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Optician doing an eye examination

Caring for someone with hearing, vision and oral health difficulties

Tips for caring for someone with poor hearing

When caring for someone who has hearing loss or is deaf, it’s important to:

  • make sure you have their attention and stand in front of them when speaking
  • look at the person as you speak
  • speak slowly and clearly, but do not over-emphasise or distort your lip movements as this can make it hard for people to read your lips
  • not shout – although sometimes you may need to speak louder
  • remember that shouting can make it hard for people to lip-read
  • use body language and facial expressions when you speak to help give some context to the person you are speaking to
  • write messages so they can read them
  • remember that beards, moustaches, chewing and putting hands in front of your face can obscure communication
  • avoid talking in a noisy environment, or try to reduce background noise when possible
  • speak directly to the deaf person and not to the interpreter if an Auslan (sign language) interpreter is present
  • make sure that hearing aids are functioning, being used properly and checked regularly
  • install visual smoke detectors in the house
  • investigate other visual alerts such as alarm clocks and front door alerts
  • install assistive-listening devices such as volume-controlled phones for contacting people in an emergency.

For more information about hearing loss, visit the Hearing Services Program website.

Tips for caring for someone with vision loss

Older people often have poor vision or blindness. This can cause frustration or depression, especially if their vision loss affects their independence, mobility and ability to drive.

When caring for someone who has vision problems:

  • say your name when you arrive
  • use a clear natural voice when speaking
  • say what you’re doing if you’re moving about the room or leaving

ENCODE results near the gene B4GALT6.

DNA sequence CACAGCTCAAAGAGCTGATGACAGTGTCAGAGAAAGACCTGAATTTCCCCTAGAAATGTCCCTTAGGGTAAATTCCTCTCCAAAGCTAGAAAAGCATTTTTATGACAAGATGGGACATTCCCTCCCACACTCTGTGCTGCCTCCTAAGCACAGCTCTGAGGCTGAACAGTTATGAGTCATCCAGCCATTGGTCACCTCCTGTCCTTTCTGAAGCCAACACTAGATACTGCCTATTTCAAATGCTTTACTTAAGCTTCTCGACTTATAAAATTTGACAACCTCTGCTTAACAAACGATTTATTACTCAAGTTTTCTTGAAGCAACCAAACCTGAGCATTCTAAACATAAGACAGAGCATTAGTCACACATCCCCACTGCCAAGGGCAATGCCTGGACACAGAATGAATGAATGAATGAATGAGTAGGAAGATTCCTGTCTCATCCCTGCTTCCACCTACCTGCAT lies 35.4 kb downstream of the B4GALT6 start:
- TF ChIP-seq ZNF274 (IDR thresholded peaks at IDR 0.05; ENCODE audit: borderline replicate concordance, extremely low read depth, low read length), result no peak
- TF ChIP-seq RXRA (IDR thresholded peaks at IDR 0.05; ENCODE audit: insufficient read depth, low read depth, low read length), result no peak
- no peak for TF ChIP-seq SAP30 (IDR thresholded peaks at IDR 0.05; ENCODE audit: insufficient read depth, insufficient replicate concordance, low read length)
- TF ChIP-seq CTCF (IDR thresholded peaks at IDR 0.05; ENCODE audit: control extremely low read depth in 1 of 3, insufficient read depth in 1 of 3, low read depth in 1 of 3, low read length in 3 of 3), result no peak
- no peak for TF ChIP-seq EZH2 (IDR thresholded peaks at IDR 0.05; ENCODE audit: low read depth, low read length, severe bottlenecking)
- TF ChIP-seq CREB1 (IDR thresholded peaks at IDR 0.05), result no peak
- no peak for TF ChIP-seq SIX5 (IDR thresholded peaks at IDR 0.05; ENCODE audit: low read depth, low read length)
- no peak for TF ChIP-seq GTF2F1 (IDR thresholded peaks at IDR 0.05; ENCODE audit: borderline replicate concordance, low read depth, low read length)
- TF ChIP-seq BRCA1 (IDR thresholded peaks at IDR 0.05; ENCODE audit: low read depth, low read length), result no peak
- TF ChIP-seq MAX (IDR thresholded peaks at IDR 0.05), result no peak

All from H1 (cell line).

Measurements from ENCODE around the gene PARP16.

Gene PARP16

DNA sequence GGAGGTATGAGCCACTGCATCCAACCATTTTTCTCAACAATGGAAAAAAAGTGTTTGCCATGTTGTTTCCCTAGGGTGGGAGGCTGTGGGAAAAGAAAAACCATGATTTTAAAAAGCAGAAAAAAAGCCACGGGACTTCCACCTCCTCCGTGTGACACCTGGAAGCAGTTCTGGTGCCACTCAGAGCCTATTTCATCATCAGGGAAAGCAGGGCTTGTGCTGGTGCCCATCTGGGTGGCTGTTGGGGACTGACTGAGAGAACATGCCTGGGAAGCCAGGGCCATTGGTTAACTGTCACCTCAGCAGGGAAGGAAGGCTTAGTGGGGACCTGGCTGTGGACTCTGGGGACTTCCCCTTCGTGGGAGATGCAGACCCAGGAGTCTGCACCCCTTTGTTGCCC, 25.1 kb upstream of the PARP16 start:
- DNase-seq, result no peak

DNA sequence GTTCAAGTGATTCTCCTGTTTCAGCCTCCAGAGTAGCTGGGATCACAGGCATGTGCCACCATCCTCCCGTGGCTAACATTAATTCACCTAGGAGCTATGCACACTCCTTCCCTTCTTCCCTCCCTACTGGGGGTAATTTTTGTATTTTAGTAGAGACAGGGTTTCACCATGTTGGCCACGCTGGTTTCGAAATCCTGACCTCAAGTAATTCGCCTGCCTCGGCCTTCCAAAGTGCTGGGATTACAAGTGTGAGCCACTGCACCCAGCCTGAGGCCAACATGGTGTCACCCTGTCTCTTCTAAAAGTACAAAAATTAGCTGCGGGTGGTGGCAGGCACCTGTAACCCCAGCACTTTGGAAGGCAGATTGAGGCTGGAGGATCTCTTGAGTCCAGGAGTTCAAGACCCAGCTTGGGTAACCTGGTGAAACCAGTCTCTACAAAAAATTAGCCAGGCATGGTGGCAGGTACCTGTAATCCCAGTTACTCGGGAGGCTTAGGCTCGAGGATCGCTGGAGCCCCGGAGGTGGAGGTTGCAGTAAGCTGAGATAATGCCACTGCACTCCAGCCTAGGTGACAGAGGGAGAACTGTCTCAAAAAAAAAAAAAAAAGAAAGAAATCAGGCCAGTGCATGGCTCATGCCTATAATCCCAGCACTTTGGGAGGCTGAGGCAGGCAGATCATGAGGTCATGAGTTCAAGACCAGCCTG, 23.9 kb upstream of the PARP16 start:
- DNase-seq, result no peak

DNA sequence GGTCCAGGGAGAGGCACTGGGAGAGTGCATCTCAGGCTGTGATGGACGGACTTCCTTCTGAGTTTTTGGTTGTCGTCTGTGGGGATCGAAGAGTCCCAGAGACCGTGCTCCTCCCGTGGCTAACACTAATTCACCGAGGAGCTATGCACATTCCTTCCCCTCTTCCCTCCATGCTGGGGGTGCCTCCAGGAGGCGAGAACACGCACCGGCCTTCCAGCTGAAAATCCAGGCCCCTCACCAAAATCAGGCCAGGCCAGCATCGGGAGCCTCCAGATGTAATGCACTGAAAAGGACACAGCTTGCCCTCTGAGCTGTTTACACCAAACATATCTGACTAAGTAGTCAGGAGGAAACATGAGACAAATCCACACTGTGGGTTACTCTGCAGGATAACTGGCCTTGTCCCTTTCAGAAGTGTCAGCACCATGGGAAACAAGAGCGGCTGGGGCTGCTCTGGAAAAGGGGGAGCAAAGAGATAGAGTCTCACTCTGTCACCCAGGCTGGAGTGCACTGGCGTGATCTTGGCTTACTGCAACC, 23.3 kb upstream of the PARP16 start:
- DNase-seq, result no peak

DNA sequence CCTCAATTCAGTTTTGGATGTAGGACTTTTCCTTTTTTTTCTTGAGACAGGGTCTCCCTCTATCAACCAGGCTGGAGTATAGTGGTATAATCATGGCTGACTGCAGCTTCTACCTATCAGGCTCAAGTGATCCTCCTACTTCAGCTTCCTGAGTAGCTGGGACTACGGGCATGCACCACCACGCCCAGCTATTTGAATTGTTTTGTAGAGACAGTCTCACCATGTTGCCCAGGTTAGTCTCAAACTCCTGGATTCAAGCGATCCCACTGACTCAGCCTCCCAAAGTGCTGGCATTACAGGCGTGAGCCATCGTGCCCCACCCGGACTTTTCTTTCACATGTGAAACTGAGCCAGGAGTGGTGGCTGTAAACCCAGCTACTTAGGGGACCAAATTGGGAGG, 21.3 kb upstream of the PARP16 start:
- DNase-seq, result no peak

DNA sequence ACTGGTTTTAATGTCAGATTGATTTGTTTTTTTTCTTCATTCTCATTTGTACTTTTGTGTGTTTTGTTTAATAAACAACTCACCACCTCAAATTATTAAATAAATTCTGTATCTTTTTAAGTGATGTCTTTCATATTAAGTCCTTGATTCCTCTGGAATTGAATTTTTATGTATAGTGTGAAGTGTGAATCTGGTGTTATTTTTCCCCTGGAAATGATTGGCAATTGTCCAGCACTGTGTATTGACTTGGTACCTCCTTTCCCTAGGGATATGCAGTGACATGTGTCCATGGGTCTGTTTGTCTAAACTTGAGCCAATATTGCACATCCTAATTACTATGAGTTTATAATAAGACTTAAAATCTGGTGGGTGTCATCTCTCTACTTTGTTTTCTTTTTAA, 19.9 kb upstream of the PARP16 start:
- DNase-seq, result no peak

• tell them if there’s food in front of them, including what it is and where it’s placed on the plate, perhaps using the idea of a clock face (for example, beans are at 12 o’clock)
  • warn the person about the temperature of food or drink when you’re giving it to them
  • leave everything as you found it in their home. If you need to move something, tell them where you have moved it to
  • be especially careful when the house is being cleaned. Vacuum cords, wet floors and a mop and bucket are all potential tripping hazards
  • shut doors completely or leave them fully open. A half-open door is a hazard
  • let them take your arm and walk slowly, and make sure you remove or describe any obstacles in their way when guiding them around.

Tips for caring for someone with oral health problems

When caring for an older person, it’s important to make sure they continue to look after their oral health. Help them do this by making sure they:

  • visit the dentist as recommended for their dental condition and age to check for dental disease and more serious diseases of the mouth
  • tell the dentist about any general health problems and medications they are taking as this may affect their dental health and treatment
  • brush their teeth twice a day, especially after meals, and use dental floss to remove plaque which causes gum disease
  • use a fluoride or sensitive toothpaste
  • eat a healthy, balanced diet and avoid sweet foods and drinks between meals
  • clean their mouth and/or dentures well each day and have both checked regularly by the dentist.

Last reviewed: 3 May, 2018.